Here’s a little insider tip—if you want to annoy an agent or broadcast network executive, or hell, even a writer who’s had a rough week, use the word ‘dramedy’.  Say something like, “No, it’s not like, funny, like it’s not three jokes per page, but it’s a comedy. It is!” Hand in a first draft that is 51 pages…too long by half for a ‘traditional’ comedy and way too short for a prestige drama unless that drama has a whole lot of vehicle chases, one after another.

Or, for shorthand, just say, “You know, like that new HBO show Divorce that Sarah Jessica Parker is in?” A new trailer, which just dropped, has TV-friendly buzzword jokes like “Are you drunk?” and “You packed a shopping bag full of bras”, “You’re WELCOME!”. But the overall sentiment, at least to me, is still pretty light on the supposed comedy.

It does have a lot of stars people love watching. Thomas Hayden Church and Talia Balsam and Molly Shannon and yes, Sarah Jessica Parker, who to me is kind of the key to selling what could otherwise be a tough project.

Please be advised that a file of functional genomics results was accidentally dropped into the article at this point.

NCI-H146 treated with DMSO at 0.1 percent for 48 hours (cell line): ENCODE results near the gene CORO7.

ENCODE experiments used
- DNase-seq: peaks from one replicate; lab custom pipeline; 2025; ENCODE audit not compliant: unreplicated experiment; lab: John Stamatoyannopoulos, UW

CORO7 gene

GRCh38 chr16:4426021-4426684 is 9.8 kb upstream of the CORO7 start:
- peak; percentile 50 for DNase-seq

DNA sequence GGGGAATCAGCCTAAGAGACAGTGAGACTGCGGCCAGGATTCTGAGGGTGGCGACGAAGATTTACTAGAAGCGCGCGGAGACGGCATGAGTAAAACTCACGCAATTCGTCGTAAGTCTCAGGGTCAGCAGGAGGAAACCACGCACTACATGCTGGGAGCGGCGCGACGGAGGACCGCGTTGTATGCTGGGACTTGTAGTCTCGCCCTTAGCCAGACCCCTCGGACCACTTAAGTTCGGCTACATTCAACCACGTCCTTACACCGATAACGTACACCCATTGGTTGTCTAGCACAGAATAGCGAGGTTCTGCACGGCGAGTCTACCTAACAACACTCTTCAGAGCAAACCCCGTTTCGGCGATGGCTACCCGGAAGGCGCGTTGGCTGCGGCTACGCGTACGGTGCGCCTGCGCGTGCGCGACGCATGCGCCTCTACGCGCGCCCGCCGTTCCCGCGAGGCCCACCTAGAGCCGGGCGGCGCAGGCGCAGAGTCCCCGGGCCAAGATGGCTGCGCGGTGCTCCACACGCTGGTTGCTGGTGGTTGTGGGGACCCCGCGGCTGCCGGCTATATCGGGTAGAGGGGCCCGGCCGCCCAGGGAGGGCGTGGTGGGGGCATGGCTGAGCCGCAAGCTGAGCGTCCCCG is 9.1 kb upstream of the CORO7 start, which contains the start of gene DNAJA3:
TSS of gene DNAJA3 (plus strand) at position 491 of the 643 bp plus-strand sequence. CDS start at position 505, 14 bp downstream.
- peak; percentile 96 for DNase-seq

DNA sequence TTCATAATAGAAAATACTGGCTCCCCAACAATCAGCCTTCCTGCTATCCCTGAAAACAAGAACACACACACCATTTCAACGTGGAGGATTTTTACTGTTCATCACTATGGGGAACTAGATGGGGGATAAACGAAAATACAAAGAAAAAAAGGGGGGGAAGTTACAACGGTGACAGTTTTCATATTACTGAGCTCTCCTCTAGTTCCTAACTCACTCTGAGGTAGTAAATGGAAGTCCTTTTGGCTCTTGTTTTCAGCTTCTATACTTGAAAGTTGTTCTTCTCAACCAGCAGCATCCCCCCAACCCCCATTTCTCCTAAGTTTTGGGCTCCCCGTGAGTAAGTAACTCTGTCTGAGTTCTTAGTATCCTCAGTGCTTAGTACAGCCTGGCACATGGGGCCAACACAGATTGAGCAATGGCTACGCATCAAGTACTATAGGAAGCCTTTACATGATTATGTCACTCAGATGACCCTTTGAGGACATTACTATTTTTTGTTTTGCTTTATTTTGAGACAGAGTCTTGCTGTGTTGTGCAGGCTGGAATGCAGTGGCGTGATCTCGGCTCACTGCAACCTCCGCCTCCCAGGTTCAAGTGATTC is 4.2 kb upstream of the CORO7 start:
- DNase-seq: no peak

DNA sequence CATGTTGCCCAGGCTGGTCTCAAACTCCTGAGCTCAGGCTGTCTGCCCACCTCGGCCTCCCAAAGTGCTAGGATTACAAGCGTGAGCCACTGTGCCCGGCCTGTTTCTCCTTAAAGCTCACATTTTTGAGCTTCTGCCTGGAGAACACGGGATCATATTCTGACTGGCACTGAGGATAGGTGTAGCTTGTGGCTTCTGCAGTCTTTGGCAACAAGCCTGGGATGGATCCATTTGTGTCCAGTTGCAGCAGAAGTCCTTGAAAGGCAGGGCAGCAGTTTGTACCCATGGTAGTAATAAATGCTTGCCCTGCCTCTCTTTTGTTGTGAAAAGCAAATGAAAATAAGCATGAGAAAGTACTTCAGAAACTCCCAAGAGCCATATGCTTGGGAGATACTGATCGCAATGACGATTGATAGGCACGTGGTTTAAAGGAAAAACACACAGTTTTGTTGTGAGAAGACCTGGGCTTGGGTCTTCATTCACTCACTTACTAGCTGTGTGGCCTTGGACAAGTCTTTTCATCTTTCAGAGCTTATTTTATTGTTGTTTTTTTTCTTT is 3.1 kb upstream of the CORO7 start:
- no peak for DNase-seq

Not everyone likes her, obviously, but I partly think this is because she’s not a TV star, she’s an actress. She’s always come across as very open and very authentic, and to me, that’s the basis of her appeal. I mean, if you’re in the sh-t, you want other people to be in the sh-t with you, and Sarah Jessica Parker is always able to go there – to let you know she’s almost incapable of sugarcoating the rough parts. That’s why she’s sympathetic even when playing uptight bitches, as she did in The Family Stone, and that’s why Sex And The City, which has been much maligned the last 10 years, retains resonance in her performances, in which she was unafraid to be raw or selfish or ugly. (Cue up a rough fight with one of the relationships that mattered on that show, and I bet she’ll make you feel something real, even though the obsession with expensive shoes now reads as obviously pathological.)

So the question is whether or not we need our comedy to be funny, or whether, in the vein of Louie and Better Things and Transparent, we’re past labels, and just need a new word for ‘sometimes we laugh because what else can we do?’

Divorce premieres on HBO and HBO Canada on October 9.